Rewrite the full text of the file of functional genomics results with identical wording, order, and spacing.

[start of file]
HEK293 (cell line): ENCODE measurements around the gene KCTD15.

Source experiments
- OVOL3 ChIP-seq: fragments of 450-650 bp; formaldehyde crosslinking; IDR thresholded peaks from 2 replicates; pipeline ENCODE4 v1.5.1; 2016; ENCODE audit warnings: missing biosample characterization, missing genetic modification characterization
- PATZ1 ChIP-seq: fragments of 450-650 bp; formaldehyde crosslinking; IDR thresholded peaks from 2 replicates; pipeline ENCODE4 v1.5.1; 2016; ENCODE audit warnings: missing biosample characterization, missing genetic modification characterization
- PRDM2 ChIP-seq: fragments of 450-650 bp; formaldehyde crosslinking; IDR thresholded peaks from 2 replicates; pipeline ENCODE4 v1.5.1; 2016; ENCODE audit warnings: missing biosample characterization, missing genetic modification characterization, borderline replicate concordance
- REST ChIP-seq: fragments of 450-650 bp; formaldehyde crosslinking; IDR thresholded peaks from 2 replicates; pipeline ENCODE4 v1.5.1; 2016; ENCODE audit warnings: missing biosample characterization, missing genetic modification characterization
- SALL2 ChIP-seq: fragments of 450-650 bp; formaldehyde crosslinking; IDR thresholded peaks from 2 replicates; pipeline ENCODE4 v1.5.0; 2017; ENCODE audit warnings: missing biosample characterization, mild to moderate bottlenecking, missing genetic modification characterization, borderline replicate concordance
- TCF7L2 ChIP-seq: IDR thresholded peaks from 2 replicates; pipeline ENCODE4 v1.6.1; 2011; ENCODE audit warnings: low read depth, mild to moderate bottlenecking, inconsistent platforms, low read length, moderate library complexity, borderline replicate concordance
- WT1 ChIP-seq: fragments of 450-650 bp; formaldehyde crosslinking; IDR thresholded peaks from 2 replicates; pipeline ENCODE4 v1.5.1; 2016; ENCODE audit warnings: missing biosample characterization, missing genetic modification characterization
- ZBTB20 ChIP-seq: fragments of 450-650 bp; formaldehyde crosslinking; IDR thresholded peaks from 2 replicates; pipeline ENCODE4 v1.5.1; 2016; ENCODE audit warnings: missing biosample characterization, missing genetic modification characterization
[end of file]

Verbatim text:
HEK293 (cell line): ENCODE measurements around the gene KCTD15.

Source experiments
- OVOL3 ChIP-seq: fragments of 450-650 bp; formaldehyde crosslinking; IDR thresholded peaks from 2 replicates; pipeline ENCODE4 v1.5.1; 2016; ENCODE audit warnings: missing biosample characterization, missing genetic modification characterization
- PATZ1 ChIP-seq: fragments of 450-650 bp; formaldehyde crosslinking; IDR thresholded peaks from 2 replicates; pipeline ENCODE4 v1.5.1; 2016; ENCODE audit warnings: missing biosample characterization, missing genetic modification characterization
- PRDM2 ChIP-seq: fragments of 450-650 bp; formaldehyde crosslinking; IDR thresholded peaks from 2 replicates; pipeline ENCODE4 v1.5.1; 2016; ENCODE audit warnings: missing biosample characterization, missing genetic modification characterization, borderline replicate concordance
- REST ChIP-seq: fragments of 450-650 bp; formaldehyde crosslinking; IDR thresholded peaks from 2 replicates; pipeline ENCODE4 v1.5.1; 2016; ENCODE audit warnings: missing biosample characterization, missing genetic modification characterization
- SALL2 ChIP-seq: fragments of 450-650 bp; formaldehyde crosslinking; IDR thresholded peaks from 2 replicates; pipeline ENCODE4 v1.5.0; 2017; ENCODE audit warnings: missing biosample characterization, mild to moderate bottlenecking, missing genetic modification characterization, borderline replicate concordance
- TCF7L2 ChIP-seq: IDR thresholded peaks from 2 replicates; pipeline ENCODE4 v1.6.1; 2011; ENCODE audit warnings: low read depth, mild to moderate bottlenecking, inconsistent platforms, low read length, moderate library complexity, borderline replicate concordance
- WT1 ChIP-seq: fragments of 450-650 bp; formaldehyde crosslinking; IDR thresholded peaks from 2 replicates; pipeline ENCODE4 v1.5.1; 2016; ENCODE audit warnings: missing biosample characterization, missing genetic modification characterization
- ZBTB20 ChIP-seq: fragments of 450-650 bp; formaldehyde crosslinking; IDR thresholded peaks from 2 replicates; pipeline ENCODE4 v1.5.1; 2016; ENCODE audit warnings: missing biosample characterization, missing genetic modification characterization